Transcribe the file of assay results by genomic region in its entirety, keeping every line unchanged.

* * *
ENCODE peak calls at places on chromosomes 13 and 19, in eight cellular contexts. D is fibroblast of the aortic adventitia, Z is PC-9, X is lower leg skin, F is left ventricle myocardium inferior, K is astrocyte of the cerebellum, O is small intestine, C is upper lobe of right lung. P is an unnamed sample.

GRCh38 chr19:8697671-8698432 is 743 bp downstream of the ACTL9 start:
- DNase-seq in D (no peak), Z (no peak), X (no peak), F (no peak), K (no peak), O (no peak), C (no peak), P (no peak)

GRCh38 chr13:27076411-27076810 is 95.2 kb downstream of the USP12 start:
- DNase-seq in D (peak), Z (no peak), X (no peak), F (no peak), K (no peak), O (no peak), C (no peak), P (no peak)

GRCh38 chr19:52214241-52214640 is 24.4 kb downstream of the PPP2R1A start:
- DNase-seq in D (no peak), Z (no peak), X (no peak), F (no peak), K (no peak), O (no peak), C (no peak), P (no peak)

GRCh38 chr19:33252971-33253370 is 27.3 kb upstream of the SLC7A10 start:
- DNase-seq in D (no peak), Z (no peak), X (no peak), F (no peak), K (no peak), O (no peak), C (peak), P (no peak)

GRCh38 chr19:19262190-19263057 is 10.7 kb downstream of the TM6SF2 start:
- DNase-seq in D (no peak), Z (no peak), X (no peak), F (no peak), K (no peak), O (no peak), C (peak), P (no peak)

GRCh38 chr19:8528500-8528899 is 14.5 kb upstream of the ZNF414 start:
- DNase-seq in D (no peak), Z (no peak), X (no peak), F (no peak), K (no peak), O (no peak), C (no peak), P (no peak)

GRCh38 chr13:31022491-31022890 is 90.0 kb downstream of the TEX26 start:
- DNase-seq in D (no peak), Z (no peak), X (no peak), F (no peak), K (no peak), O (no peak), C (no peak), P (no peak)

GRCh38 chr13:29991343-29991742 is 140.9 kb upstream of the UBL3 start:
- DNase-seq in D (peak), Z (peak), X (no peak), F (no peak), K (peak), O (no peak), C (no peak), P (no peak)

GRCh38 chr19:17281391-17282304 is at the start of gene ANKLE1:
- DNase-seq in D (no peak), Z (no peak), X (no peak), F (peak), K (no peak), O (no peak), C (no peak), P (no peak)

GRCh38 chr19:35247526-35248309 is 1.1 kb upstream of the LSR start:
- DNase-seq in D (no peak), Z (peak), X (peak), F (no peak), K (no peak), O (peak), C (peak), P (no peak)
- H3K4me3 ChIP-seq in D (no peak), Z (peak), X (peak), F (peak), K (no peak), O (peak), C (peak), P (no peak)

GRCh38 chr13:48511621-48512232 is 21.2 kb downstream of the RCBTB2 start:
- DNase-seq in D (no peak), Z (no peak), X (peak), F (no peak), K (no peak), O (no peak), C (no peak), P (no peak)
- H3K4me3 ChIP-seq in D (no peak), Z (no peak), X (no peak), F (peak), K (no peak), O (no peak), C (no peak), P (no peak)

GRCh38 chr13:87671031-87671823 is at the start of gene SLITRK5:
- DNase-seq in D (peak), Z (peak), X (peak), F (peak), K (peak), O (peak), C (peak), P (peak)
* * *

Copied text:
ENCODE peak calls at places on chromosomes 13 and 19, in eight cellular contexts. D is fibroblast of the aortic adventitia, Z is PC-9, X is lower leg skin, F is left ventricle myocardium inferior, K is astrocyte of the cerebellum, O is small intestine, C is upper lobe of right lung. P is an unnamed sample.

GRCh38 chr19:8697671-8698432 is 743 bp downstream of the ACTL9 start:
- DNase-seq in D (no peak), Z (no peak), X (no peak), F (no peak), K (no peak), O (no peak), C (no peak), P (no peak)

GRCh38 chr13:27076411-27076810 is 95.2 kb downstream of the USP12 start:
- DNase-seq in D (peak), Z (no peak), X (no peak), F (no peak), K (no peak), O (no peak), C (no peak), P (no peak)

GRCh38 chr19:52214241-52214640 is 24.4 kb downstream of the PPP2R1A start:
- DNase-seq in D (no peak), Z (no peak), X (no peak), F (no peak), K (no peak), O (no peak), C (no peak), P (no peak)

GRCh38 chr19:33252971-33253370 is 27.3 kb upstream of the SLC7A10 start:
- DNase-seq in D (no peak), Z (no peak), X (no peak), F (no peak), K (no peak), O (no peak), C (peak), P (no peak)

GRCh38 chr19:19262190-19263057 is 10.7 kb downstream of the TM6SF2 start:
- DNase-seq in D (no peak), Z (no peak), X (no peak), F (no peak), K (no peak), O (no peak), C (peak), P (no peak)

GRCh38 chr19:8528500-8528899 is 14.5 kb upstream of the ZNF414 start:
- DNase-seq in D (no peak), Z (no peak), X (no peak), F (no peak), K (no peak), O (no peak), C (no peak), P (no peak)

GRCh38 chr13:31022491-31022890 is 90.0 kb downstream of the TEX26 start:
- DNase-seq in D (no peak), Z (no peak), X (no peak), F (no peak), K (no peak), O (no peak), C (no peak), P (no peak)

GRCh38 chr13:29991343-29991742 is 140.9 kb upstream of the UBL3 start:
- DNase-seq in D (peak), Z (peak), X (no peak), F (no peak), K (peak), O (no peak), C (no peak), P (no peak)

GRCh38 chr19:17281391-17282304 is at the start of gene ANKLE1:
- DNase-seq in D (no peak), Z (no peak), X (no peak), F (peak), K (no peak), O (no peak), C (no peak), P (no peak)

GRCh38 chr19:35247526-35248309 is 1.1 kb upstream of the LSR start:
- DNase-seq in D (no peak), Z (peak), X (peak), F (no peak), K (no peak), O (peak), C (peak), P (no peak)
- H3K4me3 ChIP-seq in D (no peak), Z (peak), X (peak), F (peak), K (no peak), O (peak), C (peak), P (no peak)

GRCh38 chr13:48511621-48512232 is 21.2 kb downstream of the RCBTB2 start:
- DNase-seq in D (no peak), Z (no peak), X (peak), F (no peak), K (no peak), O (no peak), C (no peak), P (no peak)
- H3K4me3 ChIP-seq in D (no peak), Z (no peak), X (no peak), F (peak), K (no peak), O (no peak), C (no peak), P (no peak)

GRCh38 chr13:87671031-87671823 is at the start of gene SLITRK5:
- DNase-seq in D (peak), Z (peak), X (peak), F (peak), K (peak), O (peak), C (peak), P (peak)